Boys of Summer: Part 2

Dear Michael and Caroline,

“There,” Kevin said without warning.

“Where?” Eric asked. Yes, I wondered, where? 

“Right there,” Kevin said, pointing ahead.

Ah, yes. There indeed. The stream below us, so narrow for so long, had widened into an oval shape, just like a pool. A watering hole, where the stream deepened from inches to feet, with steep banks all around, ridged by the roots from surrounding trees, exposed through the soil.

Eric and I scanned the spot, struck with admiration for Kevin, who had now shared his secret with us.

And just then the watering hole got even better. Next to the bank on one side loomed a tall tree with thick branches stretching out. Dangling from the lowest, thickest branch, maybe 10 feet above the watering hole, was a length of thick rope with a knot at the end. Someone had come along and wrapped the rope around the branch just so, creating the best possible ride.

Right away I recognized the possibilities. And I wasted no time. I took off my sneakers and socks and shirt and shorts, now only in my briefs. I clambered up the tree, the bark biting into my skin, my nostrils flaring so wide I could now whiff the lush, fertile woods around me.

I reached out to grip the knot at the end of the rope.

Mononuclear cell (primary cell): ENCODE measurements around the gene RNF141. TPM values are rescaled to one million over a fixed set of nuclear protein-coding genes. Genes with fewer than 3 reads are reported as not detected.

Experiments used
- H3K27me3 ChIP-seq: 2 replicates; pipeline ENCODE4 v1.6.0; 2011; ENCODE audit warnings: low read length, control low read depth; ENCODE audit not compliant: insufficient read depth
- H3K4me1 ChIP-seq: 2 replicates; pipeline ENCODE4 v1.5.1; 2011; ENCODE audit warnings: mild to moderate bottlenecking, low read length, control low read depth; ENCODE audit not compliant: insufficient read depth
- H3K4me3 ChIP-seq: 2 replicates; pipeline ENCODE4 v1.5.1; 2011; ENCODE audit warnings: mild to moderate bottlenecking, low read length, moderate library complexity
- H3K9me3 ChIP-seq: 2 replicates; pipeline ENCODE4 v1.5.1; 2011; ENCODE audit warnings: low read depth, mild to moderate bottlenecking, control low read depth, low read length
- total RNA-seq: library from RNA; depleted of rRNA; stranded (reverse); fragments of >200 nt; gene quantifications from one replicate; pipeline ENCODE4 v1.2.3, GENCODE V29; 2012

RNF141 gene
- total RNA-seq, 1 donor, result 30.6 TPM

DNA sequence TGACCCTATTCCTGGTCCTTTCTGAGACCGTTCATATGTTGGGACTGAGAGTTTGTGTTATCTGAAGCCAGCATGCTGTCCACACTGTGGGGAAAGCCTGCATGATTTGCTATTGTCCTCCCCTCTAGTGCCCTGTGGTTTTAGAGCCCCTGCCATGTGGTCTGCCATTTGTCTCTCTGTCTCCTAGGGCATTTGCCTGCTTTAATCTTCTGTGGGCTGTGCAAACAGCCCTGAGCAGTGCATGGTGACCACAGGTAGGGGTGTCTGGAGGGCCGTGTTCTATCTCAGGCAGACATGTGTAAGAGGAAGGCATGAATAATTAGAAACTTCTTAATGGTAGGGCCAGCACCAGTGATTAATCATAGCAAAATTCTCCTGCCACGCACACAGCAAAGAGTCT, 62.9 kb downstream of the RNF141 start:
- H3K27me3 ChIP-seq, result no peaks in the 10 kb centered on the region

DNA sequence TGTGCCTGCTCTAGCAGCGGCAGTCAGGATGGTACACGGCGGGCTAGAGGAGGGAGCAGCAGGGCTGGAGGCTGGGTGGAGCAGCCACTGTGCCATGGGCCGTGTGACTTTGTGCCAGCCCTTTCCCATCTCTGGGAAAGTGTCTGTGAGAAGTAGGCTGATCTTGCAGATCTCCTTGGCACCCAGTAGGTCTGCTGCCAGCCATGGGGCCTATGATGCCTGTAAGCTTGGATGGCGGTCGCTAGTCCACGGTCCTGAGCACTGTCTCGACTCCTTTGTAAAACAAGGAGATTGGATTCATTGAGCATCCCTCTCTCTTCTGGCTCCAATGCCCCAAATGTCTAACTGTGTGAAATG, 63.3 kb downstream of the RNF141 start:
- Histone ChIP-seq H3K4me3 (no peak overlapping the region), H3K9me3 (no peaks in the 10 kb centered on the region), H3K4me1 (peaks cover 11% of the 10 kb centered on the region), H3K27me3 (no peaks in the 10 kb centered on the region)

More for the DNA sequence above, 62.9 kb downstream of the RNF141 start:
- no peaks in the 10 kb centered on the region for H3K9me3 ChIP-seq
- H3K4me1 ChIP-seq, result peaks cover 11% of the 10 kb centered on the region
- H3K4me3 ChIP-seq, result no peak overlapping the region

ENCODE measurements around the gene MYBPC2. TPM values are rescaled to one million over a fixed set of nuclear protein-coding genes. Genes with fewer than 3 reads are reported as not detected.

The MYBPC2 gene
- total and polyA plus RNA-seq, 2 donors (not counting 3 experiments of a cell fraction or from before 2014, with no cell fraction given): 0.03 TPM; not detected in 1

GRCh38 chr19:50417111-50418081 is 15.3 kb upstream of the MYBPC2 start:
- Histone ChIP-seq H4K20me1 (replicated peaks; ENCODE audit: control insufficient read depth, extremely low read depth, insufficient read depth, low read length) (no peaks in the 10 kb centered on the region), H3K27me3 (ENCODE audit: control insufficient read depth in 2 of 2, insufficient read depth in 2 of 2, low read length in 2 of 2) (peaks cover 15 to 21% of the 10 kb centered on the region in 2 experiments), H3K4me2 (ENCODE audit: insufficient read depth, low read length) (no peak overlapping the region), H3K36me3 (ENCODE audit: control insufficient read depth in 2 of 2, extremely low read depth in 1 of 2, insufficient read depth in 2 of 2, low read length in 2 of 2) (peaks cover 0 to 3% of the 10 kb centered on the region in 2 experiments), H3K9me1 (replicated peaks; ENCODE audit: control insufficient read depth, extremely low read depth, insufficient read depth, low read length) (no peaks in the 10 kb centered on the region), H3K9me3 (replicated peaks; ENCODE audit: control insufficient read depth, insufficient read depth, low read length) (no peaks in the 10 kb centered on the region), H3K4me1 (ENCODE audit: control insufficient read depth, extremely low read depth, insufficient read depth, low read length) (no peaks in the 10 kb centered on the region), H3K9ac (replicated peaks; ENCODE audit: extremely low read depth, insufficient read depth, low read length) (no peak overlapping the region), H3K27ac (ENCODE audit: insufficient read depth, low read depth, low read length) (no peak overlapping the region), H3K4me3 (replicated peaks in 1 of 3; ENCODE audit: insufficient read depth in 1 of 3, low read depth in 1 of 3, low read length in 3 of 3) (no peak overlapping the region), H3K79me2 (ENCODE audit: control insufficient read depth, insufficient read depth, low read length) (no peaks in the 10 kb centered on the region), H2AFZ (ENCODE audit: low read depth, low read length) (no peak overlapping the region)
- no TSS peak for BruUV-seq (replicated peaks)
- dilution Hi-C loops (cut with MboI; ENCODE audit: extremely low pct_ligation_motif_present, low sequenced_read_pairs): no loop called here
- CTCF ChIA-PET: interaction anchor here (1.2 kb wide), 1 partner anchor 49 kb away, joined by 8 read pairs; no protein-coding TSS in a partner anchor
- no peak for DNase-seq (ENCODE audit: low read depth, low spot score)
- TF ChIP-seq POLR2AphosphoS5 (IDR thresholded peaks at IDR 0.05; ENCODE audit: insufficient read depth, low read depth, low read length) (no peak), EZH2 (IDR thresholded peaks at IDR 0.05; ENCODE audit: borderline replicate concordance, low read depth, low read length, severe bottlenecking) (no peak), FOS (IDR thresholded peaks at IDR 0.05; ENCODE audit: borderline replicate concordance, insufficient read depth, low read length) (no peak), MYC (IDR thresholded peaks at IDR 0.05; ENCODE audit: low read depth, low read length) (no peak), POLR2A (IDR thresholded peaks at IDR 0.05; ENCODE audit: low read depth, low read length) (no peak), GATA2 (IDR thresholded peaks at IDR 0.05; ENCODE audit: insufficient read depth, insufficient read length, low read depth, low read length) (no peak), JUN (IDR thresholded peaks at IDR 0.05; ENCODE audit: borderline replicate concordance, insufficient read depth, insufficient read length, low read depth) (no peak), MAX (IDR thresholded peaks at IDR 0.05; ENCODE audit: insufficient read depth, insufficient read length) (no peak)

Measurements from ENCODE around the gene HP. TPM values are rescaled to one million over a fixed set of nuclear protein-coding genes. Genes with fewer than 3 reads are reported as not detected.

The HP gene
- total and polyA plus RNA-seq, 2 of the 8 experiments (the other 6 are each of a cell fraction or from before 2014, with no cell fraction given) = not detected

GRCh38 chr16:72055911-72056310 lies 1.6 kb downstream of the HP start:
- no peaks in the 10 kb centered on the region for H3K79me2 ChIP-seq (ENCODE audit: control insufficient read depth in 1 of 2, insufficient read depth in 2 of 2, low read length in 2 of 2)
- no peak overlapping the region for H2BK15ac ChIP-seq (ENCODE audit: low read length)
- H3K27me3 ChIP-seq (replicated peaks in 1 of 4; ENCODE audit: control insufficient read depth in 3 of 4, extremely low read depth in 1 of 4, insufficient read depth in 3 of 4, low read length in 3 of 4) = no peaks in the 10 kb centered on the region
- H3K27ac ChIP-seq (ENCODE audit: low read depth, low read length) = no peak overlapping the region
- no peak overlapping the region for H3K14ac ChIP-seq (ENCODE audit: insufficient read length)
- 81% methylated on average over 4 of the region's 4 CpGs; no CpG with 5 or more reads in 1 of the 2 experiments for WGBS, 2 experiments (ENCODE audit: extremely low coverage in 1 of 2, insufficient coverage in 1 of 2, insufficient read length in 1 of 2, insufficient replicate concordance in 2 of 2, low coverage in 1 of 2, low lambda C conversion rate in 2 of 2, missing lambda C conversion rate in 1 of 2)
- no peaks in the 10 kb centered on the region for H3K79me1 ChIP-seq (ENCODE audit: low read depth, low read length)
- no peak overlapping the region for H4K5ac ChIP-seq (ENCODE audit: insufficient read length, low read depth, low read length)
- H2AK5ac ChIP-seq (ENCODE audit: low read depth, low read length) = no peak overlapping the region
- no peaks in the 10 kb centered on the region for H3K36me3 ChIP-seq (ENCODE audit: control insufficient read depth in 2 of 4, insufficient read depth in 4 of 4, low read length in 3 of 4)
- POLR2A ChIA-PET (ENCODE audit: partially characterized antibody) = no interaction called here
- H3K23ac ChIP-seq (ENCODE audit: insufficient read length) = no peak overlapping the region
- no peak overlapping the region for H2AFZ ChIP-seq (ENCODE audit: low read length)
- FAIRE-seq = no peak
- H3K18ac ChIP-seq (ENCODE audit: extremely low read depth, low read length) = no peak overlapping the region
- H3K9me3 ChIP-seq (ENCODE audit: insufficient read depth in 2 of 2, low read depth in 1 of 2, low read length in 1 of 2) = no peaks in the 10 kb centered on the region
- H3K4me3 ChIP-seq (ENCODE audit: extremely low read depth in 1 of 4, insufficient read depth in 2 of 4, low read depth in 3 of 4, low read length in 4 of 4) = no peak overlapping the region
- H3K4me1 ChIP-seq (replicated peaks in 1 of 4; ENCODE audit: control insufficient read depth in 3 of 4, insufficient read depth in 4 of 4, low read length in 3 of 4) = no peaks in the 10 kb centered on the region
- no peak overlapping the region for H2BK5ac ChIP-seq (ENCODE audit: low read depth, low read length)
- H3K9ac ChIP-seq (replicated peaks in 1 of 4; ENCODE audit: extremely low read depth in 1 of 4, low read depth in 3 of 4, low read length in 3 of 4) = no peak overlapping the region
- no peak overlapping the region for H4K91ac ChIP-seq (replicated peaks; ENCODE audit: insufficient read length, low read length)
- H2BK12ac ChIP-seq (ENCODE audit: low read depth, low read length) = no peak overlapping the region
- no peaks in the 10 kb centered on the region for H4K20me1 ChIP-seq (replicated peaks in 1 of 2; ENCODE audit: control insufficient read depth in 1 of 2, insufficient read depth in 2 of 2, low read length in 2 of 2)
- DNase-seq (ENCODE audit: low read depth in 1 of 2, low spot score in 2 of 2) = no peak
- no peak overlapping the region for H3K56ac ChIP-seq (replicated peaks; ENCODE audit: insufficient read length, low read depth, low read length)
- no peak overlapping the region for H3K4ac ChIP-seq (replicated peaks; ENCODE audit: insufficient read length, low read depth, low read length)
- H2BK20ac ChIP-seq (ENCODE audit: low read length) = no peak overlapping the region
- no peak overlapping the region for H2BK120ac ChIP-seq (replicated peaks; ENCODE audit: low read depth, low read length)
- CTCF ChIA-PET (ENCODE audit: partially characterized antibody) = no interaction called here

I tugged to test its security.

All systems go.

I pulled the rope back toward me and held tight and pushed away from the tree and swung into the air out over the watering hole with Eric and Kevin egging me on and then I let go and dropped and splashed right into the welcoming pool below and went down fast underwater and felt the mud on the bottom with my toes and came up to breathe.

Whoa.

And that’s how we three spent that particular afternoon at Dunkerhook Park. Swinging off a rope into a stream, swinging with utter abandon, the abandon of boys playing it all joyously by ear. Seeing who could swing out the farthest, cheering each other on.
As I say, you never knew with Kevin. But this time he came through with a true treat, no con job. Never before or since can I recall acting with quite that degree kind of abandon. Can any activity be wilder, less inhibited, than sending yourself hurtling off a tree into the water below? We felt like Tarzan. I wanted to pound my chest with my fists and yodel from the treetops.

That’s among the many gifts of childhood, that sense of being carefree. It lasts only a short while, never fully to be regained.

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